(noun) A specialized term for a young goose, typically still covered with down and unable to fly but easily foraging and swimming on its own in a family flock under the protective eyes of its parents. Both male and female goose chicks are referred to as goslings. The term is usually only applied to the youngest chicks, however, and when juvenile geese begin to show flight feathers and adult plumage they are not typically called goslings.
Goslings are inexperienced and often clumsy birds, and their soft plumage, large eyes, undeveloped wings and high-pitched squeaking calls make them endearing to birders and non-birders alike. It is important to note, however, that adult geese are extremely protective of their young and can become aggressive to defend their goslings. Birders visiting local ponds should also avoid feeding goslings bread, which does not provide the proper nutrition for healthy growth.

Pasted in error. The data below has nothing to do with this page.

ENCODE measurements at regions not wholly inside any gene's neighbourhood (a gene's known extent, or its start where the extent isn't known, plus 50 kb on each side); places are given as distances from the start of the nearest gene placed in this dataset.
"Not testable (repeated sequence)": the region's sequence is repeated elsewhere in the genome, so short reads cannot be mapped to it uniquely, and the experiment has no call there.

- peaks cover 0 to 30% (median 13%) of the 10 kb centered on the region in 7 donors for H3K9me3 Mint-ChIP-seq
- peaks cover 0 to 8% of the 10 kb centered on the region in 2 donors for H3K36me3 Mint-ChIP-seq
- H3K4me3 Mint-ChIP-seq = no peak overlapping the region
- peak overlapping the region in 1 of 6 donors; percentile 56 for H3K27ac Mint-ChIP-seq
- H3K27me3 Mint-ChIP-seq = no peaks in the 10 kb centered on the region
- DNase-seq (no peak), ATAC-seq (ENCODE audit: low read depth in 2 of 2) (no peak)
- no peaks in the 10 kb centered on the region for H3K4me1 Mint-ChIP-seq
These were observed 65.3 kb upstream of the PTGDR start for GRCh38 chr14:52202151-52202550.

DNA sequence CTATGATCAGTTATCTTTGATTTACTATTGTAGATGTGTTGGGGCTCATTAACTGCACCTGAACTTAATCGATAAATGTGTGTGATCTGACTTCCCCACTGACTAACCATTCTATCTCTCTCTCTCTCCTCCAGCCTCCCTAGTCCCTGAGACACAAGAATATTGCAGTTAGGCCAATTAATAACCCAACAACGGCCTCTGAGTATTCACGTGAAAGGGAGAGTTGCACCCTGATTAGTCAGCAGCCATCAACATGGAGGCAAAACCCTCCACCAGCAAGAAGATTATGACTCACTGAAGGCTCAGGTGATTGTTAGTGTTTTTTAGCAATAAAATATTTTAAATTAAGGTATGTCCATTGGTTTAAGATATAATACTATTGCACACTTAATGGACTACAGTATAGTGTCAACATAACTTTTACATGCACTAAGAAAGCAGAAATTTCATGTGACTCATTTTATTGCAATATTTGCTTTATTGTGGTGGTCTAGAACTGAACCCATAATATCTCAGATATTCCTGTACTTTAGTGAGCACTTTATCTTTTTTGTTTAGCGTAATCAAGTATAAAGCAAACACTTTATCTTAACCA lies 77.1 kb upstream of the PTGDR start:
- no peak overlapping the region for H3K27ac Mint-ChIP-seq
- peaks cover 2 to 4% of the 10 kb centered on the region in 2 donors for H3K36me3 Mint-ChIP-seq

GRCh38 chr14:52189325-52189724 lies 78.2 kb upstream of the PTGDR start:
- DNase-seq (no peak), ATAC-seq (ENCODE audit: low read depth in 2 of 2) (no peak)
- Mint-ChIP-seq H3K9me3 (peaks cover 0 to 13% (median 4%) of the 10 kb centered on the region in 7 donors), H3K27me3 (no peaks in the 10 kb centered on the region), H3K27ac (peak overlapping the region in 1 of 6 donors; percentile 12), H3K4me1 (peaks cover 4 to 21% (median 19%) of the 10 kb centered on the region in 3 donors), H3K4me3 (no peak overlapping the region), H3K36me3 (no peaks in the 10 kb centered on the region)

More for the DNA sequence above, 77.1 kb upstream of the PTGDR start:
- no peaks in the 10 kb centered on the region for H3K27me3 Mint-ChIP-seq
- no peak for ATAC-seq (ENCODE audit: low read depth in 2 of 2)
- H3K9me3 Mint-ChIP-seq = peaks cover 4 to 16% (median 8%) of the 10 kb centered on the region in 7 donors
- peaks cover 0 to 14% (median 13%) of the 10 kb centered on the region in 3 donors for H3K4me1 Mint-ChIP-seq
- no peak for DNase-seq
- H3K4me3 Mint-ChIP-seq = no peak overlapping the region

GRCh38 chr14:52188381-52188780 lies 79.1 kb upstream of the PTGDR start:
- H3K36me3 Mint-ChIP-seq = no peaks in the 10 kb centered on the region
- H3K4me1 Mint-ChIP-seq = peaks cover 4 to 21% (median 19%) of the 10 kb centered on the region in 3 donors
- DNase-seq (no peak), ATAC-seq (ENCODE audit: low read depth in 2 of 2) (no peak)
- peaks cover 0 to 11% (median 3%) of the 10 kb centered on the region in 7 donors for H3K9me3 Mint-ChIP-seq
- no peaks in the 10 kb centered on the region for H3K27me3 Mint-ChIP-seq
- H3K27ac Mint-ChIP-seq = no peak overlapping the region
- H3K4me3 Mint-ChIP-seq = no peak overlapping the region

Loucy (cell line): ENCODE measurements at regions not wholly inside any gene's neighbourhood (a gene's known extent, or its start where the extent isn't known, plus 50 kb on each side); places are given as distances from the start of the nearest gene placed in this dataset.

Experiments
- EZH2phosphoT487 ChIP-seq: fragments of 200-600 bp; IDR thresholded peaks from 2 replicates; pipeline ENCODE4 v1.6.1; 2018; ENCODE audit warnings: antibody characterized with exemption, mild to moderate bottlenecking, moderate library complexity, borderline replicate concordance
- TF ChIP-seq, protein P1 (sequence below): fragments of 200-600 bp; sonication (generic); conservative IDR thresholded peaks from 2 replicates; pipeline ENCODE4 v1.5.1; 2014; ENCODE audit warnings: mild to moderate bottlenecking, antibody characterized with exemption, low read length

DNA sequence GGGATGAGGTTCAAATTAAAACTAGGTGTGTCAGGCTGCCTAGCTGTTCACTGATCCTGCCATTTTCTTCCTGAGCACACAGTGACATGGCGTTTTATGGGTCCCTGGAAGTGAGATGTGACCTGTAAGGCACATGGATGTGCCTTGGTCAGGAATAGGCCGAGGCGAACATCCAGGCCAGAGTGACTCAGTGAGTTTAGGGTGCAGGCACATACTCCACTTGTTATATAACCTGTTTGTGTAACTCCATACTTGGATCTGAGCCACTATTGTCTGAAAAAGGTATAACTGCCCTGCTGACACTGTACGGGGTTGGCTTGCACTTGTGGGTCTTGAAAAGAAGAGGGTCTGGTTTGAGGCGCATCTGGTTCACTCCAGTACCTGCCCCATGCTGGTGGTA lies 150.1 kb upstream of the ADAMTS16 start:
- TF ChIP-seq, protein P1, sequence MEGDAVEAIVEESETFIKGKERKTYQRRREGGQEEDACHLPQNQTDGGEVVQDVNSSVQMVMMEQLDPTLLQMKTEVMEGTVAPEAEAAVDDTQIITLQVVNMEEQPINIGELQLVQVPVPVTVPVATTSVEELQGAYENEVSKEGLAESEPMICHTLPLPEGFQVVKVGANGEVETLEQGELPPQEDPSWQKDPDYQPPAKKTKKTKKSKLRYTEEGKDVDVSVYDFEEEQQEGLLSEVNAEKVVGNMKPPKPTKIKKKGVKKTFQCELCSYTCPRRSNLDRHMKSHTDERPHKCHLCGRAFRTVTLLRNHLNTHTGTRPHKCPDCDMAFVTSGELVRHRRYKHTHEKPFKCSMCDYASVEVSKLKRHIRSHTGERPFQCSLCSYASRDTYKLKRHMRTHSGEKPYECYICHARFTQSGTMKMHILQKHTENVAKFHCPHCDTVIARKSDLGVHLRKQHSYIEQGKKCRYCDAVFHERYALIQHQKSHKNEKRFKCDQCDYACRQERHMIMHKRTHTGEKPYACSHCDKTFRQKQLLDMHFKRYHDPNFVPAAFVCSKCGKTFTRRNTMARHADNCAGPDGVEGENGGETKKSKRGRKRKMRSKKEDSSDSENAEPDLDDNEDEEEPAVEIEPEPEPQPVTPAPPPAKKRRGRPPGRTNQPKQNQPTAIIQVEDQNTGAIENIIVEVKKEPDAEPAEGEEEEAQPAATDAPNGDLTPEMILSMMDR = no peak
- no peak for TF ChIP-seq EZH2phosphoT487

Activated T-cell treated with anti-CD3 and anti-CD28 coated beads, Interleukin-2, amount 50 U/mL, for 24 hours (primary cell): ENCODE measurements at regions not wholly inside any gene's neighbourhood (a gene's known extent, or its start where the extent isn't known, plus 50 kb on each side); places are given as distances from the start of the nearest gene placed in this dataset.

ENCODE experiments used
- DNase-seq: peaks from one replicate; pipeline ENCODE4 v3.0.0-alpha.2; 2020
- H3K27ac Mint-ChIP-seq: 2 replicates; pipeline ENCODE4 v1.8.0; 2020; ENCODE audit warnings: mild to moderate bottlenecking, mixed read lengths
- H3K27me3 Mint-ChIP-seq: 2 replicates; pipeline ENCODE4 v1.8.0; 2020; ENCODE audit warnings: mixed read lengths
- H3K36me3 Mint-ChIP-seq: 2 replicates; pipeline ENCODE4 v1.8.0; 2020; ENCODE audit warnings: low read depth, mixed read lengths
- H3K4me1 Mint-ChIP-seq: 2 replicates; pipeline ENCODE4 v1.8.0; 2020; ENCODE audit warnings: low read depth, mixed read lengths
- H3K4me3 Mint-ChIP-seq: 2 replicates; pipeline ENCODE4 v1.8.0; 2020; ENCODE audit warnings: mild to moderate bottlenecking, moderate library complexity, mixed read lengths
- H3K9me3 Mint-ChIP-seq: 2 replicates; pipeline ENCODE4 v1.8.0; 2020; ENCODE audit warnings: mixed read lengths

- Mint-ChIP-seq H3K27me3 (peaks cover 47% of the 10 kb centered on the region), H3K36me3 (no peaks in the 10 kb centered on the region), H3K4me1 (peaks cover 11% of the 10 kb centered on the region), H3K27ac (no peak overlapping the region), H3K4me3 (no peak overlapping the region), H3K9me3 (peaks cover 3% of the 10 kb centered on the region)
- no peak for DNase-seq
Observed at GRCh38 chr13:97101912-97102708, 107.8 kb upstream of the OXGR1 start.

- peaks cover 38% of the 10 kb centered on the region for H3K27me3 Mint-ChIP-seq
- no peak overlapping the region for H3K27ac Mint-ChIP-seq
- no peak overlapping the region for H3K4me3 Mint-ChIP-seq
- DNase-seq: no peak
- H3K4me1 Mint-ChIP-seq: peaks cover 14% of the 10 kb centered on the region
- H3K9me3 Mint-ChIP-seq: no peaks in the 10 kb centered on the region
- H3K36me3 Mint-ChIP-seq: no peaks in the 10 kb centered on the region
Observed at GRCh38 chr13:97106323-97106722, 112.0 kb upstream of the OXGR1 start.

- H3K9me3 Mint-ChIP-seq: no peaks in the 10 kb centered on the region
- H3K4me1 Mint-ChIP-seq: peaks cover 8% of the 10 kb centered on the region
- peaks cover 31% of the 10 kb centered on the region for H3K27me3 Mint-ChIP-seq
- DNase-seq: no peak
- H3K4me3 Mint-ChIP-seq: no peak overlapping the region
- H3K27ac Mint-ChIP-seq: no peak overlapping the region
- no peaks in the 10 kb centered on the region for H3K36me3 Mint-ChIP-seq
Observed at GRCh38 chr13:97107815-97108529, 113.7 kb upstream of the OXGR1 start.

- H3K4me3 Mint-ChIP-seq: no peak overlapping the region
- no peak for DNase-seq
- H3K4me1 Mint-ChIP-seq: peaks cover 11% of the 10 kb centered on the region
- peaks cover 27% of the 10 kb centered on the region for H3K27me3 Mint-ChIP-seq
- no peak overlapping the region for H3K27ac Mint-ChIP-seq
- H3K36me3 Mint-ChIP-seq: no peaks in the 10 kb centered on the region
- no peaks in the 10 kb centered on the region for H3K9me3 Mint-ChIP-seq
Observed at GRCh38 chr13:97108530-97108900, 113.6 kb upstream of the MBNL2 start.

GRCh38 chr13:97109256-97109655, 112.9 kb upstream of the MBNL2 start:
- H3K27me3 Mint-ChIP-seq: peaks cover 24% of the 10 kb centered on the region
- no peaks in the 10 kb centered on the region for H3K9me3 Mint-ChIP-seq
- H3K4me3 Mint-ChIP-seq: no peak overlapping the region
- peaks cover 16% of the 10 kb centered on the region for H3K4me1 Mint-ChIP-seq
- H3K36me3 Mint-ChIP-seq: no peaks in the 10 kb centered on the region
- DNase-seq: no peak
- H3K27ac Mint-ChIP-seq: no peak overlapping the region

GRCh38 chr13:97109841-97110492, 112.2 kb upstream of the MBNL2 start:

All young waterfowl can be challenging to identify because these birds are deliberately camouflaged for protection before they mature. Goslings can be distinguished from ducklings, however, based on their larger size and longer necks, as well as a more triangular bill. Because goslings are never far from their parent birds, the entire flock they associate with can also be a clue to proper identification.
Photo – Gosling © Tim
GAH-zleeeng or GAH-sleeeng